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sunnuntai 1. syyskuuta 2013

Ja sitten tuli sade






 



 



 

 Venetsialaiset Raumanmerellä 31.8. -1.9.2013
...
"End of the Summer Party" @ Rauma sea
..and then it began to rain:

Suvi Isotalo: Ja sitten tuli sade


 

Venetian Festival

The festival of water, fire and light

Summer enjoyment for those with summer cottages...
The 'Venetian Evening' or 'Venetziad' is the traditional way to mark the end of the summer season and the time when people leave their summer cottages on the last weekend of August each year.


The 'Venetian Evening' or 'Venetziad' is the traditional way to mark the end of the summer season and the time when people leave their summer cottages on the last weekend of August each year.
This custom started over one hundred years ago, when the first bonfires and paper lanterns were lit at Sandstrand beach in Kokkola. Originally this could have been held on any evening in August, the most important aspect being the reflected light of the candles and fires dancing on the surface of the water, showing them to their best.
 A magnificent festival of light and illimination became part of the Venetian evening. Bonfires, lanterns and barrels of tar were set alight, together with displays of fireworks, to lighten the darkening late summer evenings.
The festival gets its name from the Italian art of making fireworks, which came to the rest of Europe in the 16th and 17th centuries. The fireworks were originally known here as Venetian fires, after the Venetian trading town.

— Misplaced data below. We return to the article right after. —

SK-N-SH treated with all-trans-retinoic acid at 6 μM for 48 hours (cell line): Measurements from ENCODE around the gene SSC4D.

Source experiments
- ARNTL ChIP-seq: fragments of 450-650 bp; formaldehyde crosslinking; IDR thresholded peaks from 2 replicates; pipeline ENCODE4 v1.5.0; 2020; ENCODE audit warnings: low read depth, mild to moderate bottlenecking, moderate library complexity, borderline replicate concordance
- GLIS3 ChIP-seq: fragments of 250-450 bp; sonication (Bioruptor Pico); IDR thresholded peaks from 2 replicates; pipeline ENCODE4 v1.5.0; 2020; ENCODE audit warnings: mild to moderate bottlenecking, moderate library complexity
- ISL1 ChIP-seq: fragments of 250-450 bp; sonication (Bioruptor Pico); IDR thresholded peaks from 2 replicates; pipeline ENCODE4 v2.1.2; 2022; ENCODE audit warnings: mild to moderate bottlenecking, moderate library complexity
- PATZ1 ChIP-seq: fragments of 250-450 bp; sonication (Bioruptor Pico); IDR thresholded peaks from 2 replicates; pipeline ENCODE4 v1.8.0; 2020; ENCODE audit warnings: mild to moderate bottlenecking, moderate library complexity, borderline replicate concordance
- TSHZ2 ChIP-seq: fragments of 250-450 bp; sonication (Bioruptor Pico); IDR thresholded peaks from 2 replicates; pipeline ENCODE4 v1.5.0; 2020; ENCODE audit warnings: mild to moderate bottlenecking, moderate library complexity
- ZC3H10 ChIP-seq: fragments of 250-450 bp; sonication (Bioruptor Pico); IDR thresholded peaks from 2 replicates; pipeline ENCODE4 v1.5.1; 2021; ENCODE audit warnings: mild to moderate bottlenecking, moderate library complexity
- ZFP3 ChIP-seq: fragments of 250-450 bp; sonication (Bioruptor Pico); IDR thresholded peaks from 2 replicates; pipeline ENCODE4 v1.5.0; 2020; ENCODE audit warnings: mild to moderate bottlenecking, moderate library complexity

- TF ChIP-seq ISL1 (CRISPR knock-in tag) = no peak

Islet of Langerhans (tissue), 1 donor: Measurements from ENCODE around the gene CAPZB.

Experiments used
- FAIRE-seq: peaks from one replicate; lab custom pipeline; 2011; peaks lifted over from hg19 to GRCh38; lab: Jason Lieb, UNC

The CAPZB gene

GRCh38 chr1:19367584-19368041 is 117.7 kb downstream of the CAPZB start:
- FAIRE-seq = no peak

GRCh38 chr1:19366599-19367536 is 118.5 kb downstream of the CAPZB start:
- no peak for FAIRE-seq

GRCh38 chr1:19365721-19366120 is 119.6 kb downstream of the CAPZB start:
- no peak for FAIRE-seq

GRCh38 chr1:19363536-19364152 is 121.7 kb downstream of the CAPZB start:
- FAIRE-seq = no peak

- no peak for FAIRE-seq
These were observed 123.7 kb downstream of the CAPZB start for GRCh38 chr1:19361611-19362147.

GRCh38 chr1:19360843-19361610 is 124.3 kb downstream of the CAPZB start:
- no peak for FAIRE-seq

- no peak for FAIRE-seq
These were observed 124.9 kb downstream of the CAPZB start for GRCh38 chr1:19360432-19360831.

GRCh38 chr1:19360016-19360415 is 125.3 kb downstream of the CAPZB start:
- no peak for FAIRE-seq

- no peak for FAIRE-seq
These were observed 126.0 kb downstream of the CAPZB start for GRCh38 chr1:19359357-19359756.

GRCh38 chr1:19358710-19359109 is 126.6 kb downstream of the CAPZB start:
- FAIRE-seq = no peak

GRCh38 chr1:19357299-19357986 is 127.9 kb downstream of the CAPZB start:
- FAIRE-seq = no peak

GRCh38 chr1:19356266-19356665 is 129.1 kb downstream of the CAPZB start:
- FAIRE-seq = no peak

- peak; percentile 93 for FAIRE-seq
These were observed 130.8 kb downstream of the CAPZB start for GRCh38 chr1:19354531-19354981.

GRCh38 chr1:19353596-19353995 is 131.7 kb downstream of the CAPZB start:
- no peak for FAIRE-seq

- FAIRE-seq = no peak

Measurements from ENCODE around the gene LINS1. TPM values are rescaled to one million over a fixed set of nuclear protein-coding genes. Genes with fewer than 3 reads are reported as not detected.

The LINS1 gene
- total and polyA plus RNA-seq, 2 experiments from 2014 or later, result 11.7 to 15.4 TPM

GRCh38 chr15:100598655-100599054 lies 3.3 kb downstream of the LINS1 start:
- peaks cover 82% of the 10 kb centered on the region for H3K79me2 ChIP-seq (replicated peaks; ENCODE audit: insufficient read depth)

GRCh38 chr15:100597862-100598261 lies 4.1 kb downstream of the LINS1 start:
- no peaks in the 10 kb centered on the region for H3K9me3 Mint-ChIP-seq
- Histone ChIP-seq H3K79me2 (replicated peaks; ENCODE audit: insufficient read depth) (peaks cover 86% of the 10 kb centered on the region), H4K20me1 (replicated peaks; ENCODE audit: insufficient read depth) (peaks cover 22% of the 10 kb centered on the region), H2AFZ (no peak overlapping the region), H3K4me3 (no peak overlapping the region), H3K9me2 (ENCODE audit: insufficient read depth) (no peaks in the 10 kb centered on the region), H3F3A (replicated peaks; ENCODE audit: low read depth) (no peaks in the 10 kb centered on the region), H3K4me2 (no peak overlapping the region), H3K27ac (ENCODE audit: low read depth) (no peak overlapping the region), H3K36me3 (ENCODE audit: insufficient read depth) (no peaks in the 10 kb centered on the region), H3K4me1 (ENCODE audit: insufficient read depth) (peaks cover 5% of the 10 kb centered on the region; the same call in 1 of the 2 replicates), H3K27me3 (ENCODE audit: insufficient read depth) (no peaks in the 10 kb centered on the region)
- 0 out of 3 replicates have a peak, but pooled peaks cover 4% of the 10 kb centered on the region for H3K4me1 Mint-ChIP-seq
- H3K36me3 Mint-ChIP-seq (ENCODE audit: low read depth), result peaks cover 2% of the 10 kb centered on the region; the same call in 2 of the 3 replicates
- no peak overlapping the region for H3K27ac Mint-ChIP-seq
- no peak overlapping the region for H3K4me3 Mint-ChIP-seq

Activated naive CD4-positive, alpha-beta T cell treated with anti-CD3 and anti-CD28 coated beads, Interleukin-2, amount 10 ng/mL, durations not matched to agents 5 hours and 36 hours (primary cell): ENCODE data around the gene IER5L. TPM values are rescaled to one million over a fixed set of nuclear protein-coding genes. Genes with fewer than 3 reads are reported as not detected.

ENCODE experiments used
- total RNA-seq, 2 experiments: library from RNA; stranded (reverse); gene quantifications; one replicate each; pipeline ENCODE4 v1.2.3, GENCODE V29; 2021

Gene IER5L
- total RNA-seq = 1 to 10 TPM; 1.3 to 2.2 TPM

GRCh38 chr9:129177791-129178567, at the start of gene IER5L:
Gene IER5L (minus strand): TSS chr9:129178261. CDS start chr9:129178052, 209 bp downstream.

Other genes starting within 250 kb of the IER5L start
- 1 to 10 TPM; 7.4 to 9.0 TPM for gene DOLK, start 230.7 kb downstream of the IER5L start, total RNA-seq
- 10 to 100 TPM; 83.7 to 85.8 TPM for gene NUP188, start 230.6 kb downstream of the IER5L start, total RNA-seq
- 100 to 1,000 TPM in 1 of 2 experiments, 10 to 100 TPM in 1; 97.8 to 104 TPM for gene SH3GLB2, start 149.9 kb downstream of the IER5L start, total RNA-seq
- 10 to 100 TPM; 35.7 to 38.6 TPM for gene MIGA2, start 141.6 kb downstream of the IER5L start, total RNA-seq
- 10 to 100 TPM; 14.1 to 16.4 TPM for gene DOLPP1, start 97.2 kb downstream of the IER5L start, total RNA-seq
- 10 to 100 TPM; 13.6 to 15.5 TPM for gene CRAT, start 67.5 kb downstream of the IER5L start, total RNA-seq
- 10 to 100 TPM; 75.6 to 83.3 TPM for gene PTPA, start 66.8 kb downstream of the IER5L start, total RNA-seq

The Venetian evening gradually became a tradition celebrated on the last Saturday in August, when people left their summer cottages to move back to their homes in the town as the month turned to September. This led to the evening also being referred to as 'the end of the summer cottage season'.

...the summer fun has turned into a party for everyone
 
The end of the summer on the west coast of Finland is marked by magnificent celebrations of water, fire and light on the last Saturday of August. As the custom of spending the summer break in a cottage gradually became more common, thousands of lighted candles at the cottages on the coast set the sea on fire with their light. A glowing procession of torchlight, stretching for several kilometres, can be seen along the beaches near Kokkola on this evening. A magnificent festival of light and illimination became part of the Venetian evening. Bonfires, lanterns and barrels of tar were set alight, together with displays of fireworks, to lighten the darkening late summer evenings.
The festival gets its name from the Italian art of making fireworks, which came to the rest of Europe in the 16th and 17th centuries. The fireworks were originally known here as Venetian fires, after the Venetian trading town.
   The Venetian evening gradually became a tradition celebrated on the last Saturday in August, when people left their summer cottages to move back to their homes in the town as the month turned to September. This led to the evening also being referred to as 'the end of the summer cottage season'.

...the summer fun has turned into a party for everyone
 
The end of the summer on the west coast of Finland is marked by magnificent celebrations of water, fire and light on the last Saturday of August. As the custom of spending the summer break in a cottage gradually became more common, thousands of lighted candles at the cottages on the coast set the sea on fire with their light. A glowing procession of torchlight, stretching for several kilometres, can be seen along the beaches near Kokkola on this evening.

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